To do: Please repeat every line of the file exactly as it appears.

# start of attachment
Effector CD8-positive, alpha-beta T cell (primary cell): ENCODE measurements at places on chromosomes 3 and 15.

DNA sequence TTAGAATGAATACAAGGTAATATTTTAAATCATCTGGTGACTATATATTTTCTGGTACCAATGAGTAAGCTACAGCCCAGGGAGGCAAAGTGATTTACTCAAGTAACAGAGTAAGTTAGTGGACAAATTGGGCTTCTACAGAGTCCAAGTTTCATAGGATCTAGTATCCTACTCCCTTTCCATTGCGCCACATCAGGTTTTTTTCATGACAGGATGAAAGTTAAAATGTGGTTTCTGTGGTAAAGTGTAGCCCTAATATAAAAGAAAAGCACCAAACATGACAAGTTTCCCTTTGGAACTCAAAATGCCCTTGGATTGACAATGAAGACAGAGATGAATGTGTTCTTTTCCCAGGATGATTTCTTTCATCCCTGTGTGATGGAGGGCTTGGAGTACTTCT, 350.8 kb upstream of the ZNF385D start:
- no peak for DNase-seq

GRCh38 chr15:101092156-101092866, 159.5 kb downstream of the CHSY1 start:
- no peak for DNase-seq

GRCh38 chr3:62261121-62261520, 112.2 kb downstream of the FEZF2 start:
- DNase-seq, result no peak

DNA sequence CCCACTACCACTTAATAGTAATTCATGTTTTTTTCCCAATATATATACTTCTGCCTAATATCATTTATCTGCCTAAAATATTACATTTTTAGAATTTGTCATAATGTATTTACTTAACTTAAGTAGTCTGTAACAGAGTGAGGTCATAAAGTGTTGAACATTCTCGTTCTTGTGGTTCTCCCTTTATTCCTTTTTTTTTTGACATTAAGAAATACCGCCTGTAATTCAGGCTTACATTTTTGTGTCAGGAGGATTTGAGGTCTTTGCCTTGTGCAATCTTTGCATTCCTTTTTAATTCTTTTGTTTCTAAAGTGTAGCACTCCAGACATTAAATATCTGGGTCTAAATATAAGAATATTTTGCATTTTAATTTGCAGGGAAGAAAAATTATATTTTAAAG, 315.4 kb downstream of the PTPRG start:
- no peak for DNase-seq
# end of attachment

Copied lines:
Effector CD8-positive, alpha-beta T cell (primary cell): ENCODE measurements at places on chromosomes 3 and 15.

DNA sequence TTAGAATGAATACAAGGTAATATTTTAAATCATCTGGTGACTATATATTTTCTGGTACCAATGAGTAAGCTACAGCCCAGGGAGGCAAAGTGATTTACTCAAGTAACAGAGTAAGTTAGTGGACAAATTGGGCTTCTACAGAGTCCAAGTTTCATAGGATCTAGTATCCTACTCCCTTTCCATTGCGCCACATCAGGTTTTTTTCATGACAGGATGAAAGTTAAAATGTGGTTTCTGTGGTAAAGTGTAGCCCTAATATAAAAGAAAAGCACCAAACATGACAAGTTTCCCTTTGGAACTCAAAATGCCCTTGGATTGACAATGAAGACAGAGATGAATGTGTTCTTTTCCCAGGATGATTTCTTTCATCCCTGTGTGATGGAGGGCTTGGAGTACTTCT, 350.8 kb upstream of the ZNF385D start:
- no peak for DNase-seq

GRCh38 chr15:101092156-101092866, 159.5 kb downstream of the CHSY1 start:
- no peak for DNase-seq

GRCh38 chr3:62261121-62261520, 112.2 kb downstream of the FEZF2 start:
- DNase-seq, result no peak

DNA sequence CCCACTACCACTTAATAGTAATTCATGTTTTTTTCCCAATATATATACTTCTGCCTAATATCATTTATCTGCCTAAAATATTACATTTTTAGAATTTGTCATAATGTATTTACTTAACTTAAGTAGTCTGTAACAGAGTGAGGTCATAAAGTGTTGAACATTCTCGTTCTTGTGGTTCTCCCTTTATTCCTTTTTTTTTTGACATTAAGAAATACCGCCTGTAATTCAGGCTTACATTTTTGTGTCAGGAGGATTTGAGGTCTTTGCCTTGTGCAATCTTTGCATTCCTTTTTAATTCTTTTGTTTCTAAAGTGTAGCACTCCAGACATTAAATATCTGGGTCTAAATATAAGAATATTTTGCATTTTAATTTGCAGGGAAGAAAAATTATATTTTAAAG, 315.4 kb downstream of the PTPRG start:
- no peak for DNase-seq